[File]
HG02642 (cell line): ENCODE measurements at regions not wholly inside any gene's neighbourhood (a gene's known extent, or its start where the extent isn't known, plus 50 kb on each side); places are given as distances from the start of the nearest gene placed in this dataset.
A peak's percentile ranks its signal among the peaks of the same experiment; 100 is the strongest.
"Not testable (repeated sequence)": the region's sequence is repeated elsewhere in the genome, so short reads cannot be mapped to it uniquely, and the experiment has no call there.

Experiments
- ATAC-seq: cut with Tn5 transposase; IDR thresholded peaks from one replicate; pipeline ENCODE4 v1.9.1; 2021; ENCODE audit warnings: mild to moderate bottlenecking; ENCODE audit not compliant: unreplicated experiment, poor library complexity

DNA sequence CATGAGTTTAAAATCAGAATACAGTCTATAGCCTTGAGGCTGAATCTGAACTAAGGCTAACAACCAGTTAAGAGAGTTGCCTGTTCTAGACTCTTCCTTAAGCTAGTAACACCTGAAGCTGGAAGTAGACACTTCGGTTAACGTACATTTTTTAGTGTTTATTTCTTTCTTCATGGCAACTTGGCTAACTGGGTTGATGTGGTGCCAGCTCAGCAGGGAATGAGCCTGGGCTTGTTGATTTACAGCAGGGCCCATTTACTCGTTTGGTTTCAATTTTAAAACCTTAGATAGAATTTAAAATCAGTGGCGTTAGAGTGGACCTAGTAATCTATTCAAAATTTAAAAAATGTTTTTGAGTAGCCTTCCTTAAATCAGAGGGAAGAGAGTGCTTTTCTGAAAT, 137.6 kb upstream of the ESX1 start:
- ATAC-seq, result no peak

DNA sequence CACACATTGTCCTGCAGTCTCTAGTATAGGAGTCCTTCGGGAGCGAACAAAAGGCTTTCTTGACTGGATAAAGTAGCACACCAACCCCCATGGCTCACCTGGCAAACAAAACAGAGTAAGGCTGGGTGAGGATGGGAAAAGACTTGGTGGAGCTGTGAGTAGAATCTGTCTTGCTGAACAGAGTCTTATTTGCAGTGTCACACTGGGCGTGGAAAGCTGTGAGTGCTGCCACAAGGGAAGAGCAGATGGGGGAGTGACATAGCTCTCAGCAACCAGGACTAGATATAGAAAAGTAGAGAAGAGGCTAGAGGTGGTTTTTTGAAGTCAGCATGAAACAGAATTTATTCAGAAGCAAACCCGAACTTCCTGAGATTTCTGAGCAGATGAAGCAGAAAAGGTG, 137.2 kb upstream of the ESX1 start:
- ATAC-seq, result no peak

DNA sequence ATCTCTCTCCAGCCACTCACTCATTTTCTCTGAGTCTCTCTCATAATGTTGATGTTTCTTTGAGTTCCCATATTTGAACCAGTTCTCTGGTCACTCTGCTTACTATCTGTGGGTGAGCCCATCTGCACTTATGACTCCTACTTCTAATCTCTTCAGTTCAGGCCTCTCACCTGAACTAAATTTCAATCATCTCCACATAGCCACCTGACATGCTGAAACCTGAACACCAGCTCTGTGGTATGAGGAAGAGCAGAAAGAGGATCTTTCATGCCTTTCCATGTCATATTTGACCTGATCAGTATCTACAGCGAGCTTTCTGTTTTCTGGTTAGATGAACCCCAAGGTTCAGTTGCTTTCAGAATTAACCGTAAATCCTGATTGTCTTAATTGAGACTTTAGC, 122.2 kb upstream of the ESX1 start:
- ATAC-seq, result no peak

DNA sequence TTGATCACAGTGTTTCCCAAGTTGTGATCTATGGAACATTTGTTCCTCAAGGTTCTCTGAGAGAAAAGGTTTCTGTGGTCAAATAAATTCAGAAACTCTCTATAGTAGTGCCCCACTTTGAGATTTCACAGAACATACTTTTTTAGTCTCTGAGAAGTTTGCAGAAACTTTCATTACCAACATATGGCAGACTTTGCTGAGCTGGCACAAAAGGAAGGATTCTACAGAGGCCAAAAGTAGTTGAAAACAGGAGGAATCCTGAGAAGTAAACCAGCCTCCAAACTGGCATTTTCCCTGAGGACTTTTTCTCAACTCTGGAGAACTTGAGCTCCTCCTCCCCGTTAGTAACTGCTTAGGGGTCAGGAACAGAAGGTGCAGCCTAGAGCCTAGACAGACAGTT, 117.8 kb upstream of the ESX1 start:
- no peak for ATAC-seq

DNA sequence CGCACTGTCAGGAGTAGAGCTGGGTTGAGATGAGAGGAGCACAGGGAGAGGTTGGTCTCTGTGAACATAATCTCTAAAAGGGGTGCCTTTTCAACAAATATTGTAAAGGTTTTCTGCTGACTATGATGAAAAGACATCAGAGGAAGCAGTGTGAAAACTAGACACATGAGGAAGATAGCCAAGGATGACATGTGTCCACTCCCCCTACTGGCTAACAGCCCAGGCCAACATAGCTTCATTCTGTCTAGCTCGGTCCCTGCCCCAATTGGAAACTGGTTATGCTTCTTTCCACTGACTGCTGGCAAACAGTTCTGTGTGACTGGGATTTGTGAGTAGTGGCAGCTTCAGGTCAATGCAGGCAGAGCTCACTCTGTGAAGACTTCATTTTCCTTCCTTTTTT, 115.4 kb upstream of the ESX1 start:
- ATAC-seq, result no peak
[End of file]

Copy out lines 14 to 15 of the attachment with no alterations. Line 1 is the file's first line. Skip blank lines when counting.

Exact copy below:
DNA sequence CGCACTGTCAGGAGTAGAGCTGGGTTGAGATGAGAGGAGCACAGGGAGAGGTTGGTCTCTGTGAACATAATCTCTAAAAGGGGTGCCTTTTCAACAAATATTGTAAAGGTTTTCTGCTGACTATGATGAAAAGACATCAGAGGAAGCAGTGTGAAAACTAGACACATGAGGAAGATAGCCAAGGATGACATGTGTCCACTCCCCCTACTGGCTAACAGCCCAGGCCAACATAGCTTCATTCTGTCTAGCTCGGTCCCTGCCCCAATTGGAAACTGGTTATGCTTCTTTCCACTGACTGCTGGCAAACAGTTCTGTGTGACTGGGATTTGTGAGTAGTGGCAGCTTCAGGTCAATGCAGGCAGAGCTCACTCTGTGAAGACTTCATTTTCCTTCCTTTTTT, 115.4 kb upstream of the ESX1 start:
- ATAC-seq, result no peak